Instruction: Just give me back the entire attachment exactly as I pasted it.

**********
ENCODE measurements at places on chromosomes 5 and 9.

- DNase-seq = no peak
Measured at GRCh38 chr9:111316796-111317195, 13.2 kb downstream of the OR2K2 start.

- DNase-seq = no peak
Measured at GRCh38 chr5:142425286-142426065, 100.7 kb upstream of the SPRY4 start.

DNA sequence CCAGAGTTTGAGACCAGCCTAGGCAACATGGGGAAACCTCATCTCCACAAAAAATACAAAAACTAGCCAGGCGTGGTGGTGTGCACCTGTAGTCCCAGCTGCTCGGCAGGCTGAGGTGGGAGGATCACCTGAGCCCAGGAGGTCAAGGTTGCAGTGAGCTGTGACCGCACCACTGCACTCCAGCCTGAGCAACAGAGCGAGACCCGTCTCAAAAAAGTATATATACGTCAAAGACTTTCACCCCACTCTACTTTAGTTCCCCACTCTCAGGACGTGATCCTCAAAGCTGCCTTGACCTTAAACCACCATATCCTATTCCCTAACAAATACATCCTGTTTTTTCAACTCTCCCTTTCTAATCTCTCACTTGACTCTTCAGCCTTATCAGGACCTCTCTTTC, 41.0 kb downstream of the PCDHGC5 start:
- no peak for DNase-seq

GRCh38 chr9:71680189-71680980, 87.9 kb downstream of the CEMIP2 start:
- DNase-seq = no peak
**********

ENCODE measurements at places on chromosomes 5 and 9.

- DNase-seq = no peak
Measured at GRCh38 chr9:111316796-111317195, 13.2 kb downstream of the OR2K2 start.

- DNase-seq = no peak
Measured at GRCh38 chr5:142425286-142426065, 100.7 kb upstream of the SPRY4 start.

DNA sequence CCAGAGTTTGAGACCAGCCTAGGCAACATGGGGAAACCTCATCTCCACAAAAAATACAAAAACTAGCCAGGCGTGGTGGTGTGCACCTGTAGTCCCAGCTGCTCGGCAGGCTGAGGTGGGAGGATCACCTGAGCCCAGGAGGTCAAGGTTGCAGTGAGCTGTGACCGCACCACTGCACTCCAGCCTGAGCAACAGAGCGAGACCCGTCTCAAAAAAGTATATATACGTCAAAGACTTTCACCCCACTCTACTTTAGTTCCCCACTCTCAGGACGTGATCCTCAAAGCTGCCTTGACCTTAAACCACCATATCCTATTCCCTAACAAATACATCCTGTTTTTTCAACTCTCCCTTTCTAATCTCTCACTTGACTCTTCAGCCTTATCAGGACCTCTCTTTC, 41.0 kb downstream of the PCDHGC5 start:
- no peak for DNase-seq

GRCh38 chr9:71680189-71680980, 87.9 kb downstream of the CEMIP2 start:
- DNase-seq = no peak